‘Falling Skies’ Star Noah Wyle: Jimmy’s Death Sent Shockwaves Through the Set

by | June 25, 2012 at 2:48 PM | Falling Skies, Interviews

Noah Wyle in Falling Skies (TNT)

Falling Skies” Executive Producer Remi Aubuchon wasn’t kidding around when he told XfinityTV in an interview to launch the season that “the stakes are high and anybody could die.” Sunday night’s episode was proof he is a man of his word when viewer favorite Jimmy Boland (Dylan Authors) died.

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Jimmy had been out secretly hunting skitters with Ben Mason (Connor Jessup) when the two young boys came upon four of the aliens. They managed to take out two, but then Jimmy was thrown to the ground by one, landing on a tree branch and impaling himself. Despite the best attempts of Dr. Anne Glass (Moon Bloodgood) to save him, Jimmy died after surgery.

“That was a tough one,” says series star Noah Wyle, who plays Tom Mason. “It is great storytelling when you kill a character that everyone has grown fond of. It is really hard on the cast to one week feel you are part of the cabal club and you are in for the long haul — and then you get the script and that is not the case. It sends shock waves through the production.”

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The import of the death was played out at Jimmy’s funeral. It was a touching moment as the members of the 2nd Massachusetts Militia Regiment paid tribute to their fallen young comrade — and it hit home that any one of them could be next.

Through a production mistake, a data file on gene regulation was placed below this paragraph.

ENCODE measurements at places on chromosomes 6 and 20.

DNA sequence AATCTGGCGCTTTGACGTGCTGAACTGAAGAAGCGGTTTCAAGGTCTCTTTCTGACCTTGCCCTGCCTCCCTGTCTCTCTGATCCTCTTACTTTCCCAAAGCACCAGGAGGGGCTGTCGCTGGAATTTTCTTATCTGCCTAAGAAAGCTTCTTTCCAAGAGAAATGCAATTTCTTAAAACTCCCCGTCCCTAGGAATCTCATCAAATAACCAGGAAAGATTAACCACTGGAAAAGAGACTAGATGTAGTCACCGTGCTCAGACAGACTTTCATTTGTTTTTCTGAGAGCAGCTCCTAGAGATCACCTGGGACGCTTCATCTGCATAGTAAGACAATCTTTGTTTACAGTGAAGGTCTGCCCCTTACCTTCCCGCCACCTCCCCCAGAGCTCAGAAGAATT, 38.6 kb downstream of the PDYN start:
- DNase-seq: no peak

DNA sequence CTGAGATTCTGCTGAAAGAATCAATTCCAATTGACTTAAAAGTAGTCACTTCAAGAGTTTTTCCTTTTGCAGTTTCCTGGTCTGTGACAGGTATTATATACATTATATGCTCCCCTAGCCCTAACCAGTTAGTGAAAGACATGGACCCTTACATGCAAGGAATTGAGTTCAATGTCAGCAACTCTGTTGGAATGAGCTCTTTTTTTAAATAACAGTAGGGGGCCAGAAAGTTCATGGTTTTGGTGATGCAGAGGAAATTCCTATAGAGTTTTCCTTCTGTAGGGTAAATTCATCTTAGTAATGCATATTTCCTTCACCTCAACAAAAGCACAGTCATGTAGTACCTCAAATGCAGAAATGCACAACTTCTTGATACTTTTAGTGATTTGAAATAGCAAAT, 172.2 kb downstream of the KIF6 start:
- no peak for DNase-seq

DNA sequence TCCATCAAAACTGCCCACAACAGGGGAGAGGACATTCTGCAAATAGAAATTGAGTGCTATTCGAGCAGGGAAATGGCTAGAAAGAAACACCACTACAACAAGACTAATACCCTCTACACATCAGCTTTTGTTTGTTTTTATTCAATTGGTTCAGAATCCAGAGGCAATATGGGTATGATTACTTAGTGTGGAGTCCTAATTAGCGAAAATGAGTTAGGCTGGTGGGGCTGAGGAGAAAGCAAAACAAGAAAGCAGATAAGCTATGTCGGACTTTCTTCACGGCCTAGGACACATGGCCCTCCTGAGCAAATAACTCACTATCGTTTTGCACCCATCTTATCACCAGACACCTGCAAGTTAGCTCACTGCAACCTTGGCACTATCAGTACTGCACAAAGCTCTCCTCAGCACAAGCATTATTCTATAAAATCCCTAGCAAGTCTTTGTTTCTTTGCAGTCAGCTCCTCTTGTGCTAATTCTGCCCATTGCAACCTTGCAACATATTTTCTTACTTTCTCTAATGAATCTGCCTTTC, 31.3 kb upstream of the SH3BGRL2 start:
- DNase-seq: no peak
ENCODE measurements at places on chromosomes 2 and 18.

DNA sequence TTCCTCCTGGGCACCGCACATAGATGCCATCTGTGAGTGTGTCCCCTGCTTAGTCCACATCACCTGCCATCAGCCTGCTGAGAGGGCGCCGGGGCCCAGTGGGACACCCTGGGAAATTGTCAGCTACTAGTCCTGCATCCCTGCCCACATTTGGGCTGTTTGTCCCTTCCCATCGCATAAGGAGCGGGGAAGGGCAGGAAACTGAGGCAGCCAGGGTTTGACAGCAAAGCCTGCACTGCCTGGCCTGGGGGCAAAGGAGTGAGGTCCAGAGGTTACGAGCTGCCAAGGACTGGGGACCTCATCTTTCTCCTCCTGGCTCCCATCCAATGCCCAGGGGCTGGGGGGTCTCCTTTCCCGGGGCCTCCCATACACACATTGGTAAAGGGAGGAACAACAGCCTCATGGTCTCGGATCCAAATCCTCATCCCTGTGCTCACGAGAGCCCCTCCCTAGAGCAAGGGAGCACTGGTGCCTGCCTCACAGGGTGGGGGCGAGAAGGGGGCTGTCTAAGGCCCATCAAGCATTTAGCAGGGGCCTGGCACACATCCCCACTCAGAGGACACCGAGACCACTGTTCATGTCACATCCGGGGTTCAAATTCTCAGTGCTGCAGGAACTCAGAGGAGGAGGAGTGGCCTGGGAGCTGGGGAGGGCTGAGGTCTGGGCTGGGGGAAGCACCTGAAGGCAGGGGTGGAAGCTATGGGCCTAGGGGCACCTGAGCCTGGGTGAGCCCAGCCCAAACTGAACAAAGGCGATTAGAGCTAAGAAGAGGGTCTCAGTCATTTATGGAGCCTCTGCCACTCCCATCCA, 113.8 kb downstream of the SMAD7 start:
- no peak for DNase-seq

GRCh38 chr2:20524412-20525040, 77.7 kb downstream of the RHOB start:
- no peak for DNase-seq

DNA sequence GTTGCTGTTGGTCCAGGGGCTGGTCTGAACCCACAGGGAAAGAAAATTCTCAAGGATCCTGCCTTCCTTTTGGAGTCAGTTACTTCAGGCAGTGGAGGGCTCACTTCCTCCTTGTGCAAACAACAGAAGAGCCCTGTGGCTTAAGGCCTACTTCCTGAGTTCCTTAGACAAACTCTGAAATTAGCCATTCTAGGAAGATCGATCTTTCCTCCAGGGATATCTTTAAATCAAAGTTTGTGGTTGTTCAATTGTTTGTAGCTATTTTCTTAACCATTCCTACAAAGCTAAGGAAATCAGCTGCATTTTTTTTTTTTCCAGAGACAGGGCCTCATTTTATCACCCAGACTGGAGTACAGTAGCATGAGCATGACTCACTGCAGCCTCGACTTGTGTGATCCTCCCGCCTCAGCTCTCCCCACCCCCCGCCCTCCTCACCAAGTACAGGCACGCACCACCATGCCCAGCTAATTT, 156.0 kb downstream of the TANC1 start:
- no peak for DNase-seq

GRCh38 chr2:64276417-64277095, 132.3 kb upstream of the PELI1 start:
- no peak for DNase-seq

“At the funeral, I was bawling,” admits Bloodgood. “I wasn’t even acting. I was really crying. It was a good sendoff. At some point, I was, ‘Am I going to get killed?’ You don’t how long you are going to be dancing at this dance. It always scares me when a character dies because you feel as if you are dealing with your own mortality as well.”

But for Drew Roy, who plays Hal Mason, an on-screen death can also be taken as a compliment that the character was loved enough that their demise would mean something. “The producers are not just going to kill some nobody who doesn’t amount to anything,” he says. “There is so much in the power of a death. It pulls those heartstrings and demonstrates what world we live in now. It shows that we are human.”

“It certainly keeps us on our toes,” adds Colin Cunningham, who plays bad boy John Pope. “I think we have all wondered from time to time if we were going to be next. I think the bigger picture is the strength of the show. It is bigger than any one piece. If the story dictates that someone dies, well, that is kind of what happens in real life, too. I think the integrity of the show is to go with that.”

So what happens behind the scenes when a cast member dies?

“We throw a good party for those people, buy them a nice gift and tell them they are a huge part of what has made [the show] a success up to this point, and that it’s a family they are going to be included in for its duration and you wish them all the best,” Wyle concludes.

“Falling Skies” airs Sundays at 9 p.m. on TNT.